Seven had already been head NBA coaches in the NBA on more than an interim basis. Of that group, four had winning records with the Pacers: Leonard, Brown, Carlisle and McMillan.

Two had no coaching experience on any level, even as an assistant. But those two, Bird and Thomas, had winning records and coached in an all-star game.

Four were in-house selections, elevated from the Pacers’ bench. Three of them—Hill, Vogel and McMillan—wound up with winning records.

Five were under age 40 at the time of their hire. Staverman and Irvine had losing records while Leonard, Thomas and Vogel had winning records.

Two—McKinney and Bird—earned Coach of the Year honors with the Pacers. But they were polar opposites. McKinney had been nothing more than a solid college player at St. Joseph’s, Pennsylvania; Bird was a Hall of Fame player who is regarded as one of the all-time greats. McKinney climbed up the ranks of coaching high school, college and professional teams and had 20 years of experience on the bench by the time he reached the Pacers; Bird hadn’t coached a day in his life when he signed on and had no interest in coaching beyond his three seasons with the Pacers.

Eight have winning records to show for their run with the Pacers, but the only remote link among them is that six played professionally. But one of those who didn’t, Vogel, led two Pacers teams to the conference finals and as of Friday was one victory away from winning this season’s NBA championship with the Lakers.

Good luck finding a common denominator among the 14 that might provide a clue for how to go about hiring the next person to join their club.

Bottom line, the only trait common to all the former Pacers coaches is that they were largely dependent on the caliber of their players. No NBA coach, no matter how great, wins big without great talent. A mediocre coach, however, can go pretty far with exceptional talent.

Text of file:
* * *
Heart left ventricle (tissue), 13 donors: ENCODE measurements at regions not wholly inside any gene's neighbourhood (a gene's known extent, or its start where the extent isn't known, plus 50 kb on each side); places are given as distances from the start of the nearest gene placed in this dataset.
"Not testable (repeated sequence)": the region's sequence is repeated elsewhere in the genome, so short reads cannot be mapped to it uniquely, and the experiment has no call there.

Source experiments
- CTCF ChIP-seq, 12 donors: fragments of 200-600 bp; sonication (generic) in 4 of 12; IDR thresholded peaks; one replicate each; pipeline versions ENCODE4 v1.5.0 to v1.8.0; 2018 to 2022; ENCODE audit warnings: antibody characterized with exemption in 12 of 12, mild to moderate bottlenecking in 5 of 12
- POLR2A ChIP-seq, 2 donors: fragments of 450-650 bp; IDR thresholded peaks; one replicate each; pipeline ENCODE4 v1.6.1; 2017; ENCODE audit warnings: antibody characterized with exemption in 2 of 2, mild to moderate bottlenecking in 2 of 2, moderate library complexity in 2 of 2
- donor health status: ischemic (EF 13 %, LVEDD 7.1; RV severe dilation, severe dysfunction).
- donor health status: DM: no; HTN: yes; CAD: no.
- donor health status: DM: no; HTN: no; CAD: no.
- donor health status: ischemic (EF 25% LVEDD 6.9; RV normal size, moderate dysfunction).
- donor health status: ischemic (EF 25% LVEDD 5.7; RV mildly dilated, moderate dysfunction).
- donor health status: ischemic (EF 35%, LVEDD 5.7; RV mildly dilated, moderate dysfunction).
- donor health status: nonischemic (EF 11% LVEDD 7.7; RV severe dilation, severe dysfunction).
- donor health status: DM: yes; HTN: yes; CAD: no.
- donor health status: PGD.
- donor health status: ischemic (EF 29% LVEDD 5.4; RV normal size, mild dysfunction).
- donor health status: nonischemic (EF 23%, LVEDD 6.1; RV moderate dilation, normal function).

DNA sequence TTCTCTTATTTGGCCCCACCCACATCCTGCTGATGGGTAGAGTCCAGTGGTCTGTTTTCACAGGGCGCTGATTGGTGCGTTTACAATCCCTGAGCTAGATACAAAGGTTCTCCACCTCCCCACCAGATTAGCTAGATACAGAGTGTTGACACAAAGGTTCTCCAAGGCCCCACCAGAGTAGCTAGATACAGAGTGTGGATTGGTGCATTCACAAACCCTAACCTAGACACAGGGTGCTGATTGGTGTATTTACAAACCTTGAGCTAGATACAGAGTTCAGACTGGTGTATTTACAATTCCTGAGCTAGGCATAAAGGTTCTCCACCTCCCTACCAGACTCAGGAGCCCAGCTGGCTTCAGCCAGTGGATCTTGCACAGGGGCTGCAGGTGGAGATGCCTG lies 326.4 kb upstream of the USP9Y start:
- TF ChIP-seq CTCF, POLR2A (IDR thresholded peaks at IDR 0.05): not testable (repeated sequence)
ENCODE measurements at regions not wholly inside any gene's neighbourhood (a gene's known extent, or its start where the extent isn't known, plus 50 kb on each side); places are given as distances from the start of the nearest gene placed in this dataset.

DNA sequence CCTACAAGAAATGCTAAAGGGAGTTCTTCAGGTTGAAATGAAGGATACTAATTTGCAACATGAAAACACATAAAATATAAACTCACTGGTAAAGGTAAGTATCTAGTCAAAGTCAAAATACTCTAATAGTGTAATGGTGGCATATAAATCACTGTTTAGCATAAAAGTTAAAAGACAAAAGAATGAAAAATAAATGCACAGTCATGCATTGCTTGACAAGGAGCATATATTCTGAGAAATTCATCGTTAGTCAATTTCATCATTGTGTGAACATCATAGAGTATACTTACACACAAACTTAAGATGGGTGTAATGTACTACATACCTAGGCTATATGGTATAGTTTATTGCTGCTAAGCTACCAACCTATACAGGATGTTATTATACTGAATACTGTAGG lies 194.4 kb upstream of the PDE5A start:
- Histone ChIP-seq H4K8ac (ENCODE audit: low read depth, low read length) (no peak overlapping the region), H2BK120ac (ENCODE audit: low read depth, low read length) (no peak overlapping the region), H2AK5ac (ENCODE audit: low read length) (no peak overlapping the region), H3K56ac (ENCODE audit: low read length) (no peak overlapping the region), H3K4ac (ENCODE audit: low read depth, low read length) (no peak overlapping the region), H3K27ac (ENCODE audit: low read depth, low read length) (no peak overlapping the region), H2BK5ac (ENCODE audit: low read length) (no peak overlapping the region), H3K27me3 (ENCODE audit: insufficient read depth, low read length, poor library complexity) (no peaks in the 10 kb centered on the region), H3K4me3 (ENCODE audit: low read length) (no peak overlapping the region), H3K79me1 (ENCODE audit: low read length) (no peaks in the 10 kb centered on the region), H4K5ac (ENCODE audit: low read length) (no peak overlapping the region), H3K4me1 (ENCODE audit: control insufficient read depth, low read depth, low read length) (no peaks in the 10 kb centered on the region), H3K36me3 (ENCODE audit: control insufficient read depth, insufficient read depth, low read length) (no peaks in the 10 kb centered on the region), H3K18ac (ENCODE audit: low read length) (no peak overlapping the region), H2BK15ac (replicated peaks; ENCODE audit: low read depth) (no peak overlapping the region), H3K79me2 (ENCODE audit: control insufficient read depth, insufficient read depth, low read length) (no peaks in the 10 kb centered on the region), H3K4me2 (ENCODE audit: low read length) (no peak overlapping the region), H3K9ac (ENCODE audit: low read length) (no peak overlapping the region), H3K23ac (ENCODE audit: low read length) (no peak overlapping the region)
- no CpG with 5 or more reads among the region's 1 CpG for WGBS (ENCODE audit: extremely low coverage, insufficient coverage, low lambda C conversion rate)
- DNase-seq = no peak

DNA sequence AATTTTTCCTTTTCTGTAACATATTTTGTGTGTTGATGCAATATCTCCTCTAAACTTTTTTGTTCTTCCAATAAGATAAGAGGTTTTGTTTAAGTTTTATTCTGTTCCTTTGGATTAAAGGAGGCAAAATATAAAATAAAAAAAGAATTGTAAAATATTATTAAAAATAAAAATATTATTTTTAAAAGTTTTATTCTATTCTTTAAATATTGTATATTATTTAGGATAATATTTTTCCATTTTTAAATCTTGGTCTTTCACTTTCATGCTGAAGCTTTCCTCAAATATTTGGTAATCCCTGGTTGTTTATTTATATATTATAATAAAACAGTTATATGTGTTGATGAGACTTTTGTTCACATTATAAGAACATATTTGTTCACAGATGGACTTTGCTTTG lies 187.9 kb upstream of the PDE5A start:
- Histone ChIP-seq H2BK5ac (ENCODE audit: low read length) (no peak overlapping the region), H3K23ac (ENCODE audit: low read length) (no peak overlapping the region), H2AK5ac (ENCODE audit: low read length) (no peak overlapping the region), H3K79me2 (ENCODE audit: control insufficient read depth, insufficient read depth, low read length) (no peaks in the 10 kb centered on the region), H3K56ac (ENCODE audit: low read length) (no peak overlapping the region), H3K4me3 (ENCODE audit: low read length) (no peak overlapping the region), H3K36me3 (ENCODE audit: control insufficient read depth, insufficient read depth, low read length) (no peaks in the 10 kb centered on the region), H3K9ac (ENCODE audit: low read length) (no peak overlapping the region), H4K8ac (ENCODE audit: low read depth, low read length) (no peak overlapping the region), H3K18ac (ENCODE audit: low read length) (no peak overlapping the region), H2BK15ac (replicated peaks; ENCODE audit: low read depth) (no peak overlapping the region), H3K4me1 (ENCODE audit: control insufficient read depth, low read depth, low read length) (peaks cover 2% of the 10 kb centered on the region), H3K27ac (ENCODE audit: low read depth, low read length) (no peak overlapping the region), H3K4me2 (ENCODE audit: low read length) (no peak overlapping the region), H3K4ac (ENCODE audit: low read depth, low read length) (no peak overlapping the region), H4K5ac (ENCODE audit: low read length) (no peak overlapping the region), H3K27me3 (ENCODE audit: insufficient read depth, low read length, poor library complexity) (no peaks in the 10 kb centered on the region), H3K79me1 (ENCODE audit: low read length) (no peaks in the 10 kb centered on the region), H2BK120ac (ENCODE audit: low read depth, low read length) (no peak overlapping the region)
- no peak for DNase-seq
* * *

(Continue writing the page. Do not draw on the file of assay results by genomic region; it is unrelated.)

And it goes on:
Nobody displayed that better than Leonard, who got into the Naismith Hall of Fame for leading teams to three ABA championships and two other finals appearances. He had a losing record in each of his final five seasons, however, when he had to make do with pedestrian talent.

His summation of the coach/player equation rings true for all: “I ain’t ever seen a jockey carry a horse across the finish line. You’ve got to have the horses.”

McKinney certainly would have agreed. He replaced Leonard in the 1980-1981 season and brought immediate and significant improvement, directing the Pacers to a 44-36 record and into the NBA playoffs for the first time. That earned his Coach of the Year honor, but two seasons later his team went 20-62, the worst record in franchise history. His fourth season produced just 26 victories, after which nobody was sorry to see him go.

The same was true of Brown and Carlisle, both of whom have won championships with other franchises since leaving the Pacers. Each was enthusiastically welcomed upon his arrival and promptly led a run to the conference finals in his first season, which only ramped up excitement and expectations. But each finished his four-year stay with an injury-riddled team and a losing record, by which point the welcome mat was badly frayed and he was all but rushed out the door.

Still, it would be foolish to believe bosses are slaves to the talent of their staff. Some, clearly, are better than others. Some inspire where others frustrate. For the Pacers, in-season changes have allowed for a direct comparison of coaches. Versace’s team in 1990-1991 began the season 9-16 and he was fired. Hill took over the same group, went 32-25 the rest of the way, and made the playoffs. O’Brien was let go after his team went 17-27 to start the 2010-2011 season. Vogel replaced him and finished with a 20-18 record that resulted in a playoff berth.

Selecting No. 15 will be as important as it is complicated. Only time will reveal if the quantity of the search process breeds a quality hire, but we know this much for sure: The players will give the loudest answer.•


Indianapolis native Mark Montieth is a longtime newspaper reporter and freelance writer.